Once you take possession of a property, you take possession of any associated encroachments or zoning violations. It is important to identify any potential problems before closing a sale. You can then make an informed decision on whether or not to proceed with the purchase or to have the current owner correct any problems before you take possession.
A Staking Certificate is documentation of a legal land survey done by a Manitoba Land Surveyor which places or confirms survey monuments on the corners of a parcel of land. It shows the dimensions of the property, the survey monuments found or placed on the property corners, and reports any building encroachments from or onto adjacent properties.
You are entitled to enjoy the full extent of your property. When building a fence, you may build up to, but not over the property limit. Having your property staked will give you the security of knowing your fence is in the right place and will not have to be moved and re-built at a later date.
Before undertaking any construction project, it is prudent to know the exact location and extent of your property. The survey monuments will assist you in establishing the required front and side yard setbacks needed to comply with zoning requirements and to avoid possible encroachment or variance situations.
Finding some sort of metal marker pin near where you think the property corner should be may not be a reliable way of determining your property limits. It may have been placed by a prior owner, a neighbour, or someone else who is not a qualified land surveyor, and it may not even be a legal survey pin. Even if it is a legal pin, it may have been disturbed from its original position and incorrectly set back to where someone thought it should go. It may represent a bend in the property limit or the beginning of a curve and may not be your lot corner at all. Some legal survey pins are deliberately set on offset lines or witnessed from the true property corner due to underground obstructions.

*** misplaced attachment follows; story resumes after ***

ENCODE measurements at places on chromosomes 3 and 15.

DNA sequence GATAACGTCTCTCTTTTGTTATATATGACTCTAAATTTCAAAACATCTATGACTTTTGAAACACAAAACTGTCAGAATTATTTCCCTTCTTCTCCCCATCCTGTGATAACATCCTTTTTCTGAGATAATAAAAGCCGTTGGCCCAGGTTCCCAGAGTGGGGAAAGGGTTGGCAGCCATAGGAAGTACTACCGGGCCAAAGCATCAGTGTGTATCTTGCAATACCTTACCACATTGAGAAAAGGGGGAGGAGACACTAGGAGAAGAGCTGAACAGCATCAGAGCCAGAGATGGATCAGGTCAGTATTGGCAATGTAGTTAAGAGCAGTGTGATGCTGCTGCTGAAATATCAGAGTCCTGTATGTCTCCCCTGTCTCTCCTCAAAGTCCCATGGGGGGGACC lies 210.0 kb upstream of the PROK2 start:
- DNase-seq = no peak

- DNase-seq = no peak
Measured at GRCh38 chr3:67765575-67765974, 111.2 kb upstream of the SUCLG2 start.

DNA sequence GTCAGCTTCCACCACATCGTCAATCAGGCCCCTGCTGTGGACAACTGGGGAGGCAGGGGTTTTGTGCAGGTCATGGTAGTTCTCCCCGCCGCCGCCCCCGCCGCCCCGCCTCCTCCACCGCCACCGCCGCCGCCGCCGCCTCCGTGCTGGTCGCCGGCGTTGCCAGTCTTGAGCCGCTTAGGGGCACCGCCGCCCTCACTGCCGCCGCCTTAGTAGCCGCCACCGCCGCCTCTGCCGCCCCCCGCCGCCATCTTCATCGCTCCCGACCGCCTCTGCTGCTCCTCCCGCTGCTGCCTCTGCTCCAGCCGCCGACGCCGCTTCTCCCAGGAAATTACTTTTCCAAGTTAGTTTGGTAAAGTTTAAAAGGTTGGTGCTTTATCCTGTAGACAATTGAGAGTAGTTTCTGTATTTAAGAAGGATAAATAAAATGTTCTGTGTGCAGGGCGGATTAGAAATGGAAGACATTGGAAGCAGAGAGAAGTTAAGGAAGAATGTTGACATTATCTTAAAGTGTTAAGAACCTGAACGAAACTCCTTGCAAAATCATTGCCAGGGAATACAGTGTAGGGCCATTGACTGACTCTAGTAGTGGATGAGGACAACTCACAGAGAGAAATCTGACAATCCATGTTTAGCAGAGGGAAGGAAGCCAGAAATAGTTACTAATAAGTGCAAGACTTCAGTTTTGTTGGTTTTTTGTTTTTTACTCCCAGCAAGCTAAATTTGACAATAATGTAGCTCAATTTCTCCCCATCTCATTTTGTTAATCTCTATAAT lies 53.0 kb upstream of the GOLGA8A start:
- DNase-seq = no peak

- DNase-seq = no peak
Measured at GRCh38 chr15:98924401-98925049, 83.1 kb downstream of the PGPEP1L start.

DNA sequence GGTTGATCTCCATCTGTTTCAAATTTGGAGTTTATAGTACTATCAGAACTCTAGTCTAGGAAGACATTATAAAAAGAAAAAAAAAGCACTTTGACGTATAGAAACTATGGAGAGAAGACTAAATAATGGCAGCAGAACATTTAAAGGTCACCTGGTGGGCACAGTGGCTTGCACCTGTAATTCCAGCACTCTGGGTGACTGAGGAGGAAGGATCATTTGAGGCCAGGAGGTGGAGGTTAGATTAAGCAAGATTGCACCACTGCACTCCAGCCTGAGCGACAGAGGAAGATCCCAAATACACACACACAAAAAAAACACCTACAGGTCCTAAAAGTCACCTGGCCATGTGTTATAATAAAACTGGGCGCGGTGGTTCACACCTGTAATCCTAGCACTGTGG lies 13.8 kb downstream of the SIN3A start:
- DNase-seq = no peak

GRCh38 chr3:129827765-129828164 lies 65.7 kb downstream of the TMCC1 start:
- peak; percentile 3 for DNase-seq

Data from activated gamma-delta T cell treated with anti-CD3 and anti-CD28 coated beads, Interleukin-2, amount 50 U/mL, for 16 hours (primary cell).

Plan of Subdivision
A Plan of Subdivision is a legal plan prepared by a Manitoba Land Surveyor for the purpose of subdividing the land and creating new titles. If you are subdividing land, your proposed subdivision will have to first be approved by the local planning authority based in part on the information shown on a Subdivision Application Map. If approved, one of the conditions of the approval will usually be that the proposed new lot(s) be surveyed by a Manitoba Land Surveyor and that a Plan of Subdivision for registration in the Property Registry (Land Titles Office) be prepared. This plan will show the dimensions and configuration of the new lot(s) and is the document upon which the new titles will be based.
Title consolidation is the combining of two or more lots or titles into one lot or parcel. There are various means by which this can be accomplished. Fees can vary substantially depending on the legal descriptions of the existing titles and the advice you receive. We can advise which method is most appropriate and economical for your situation.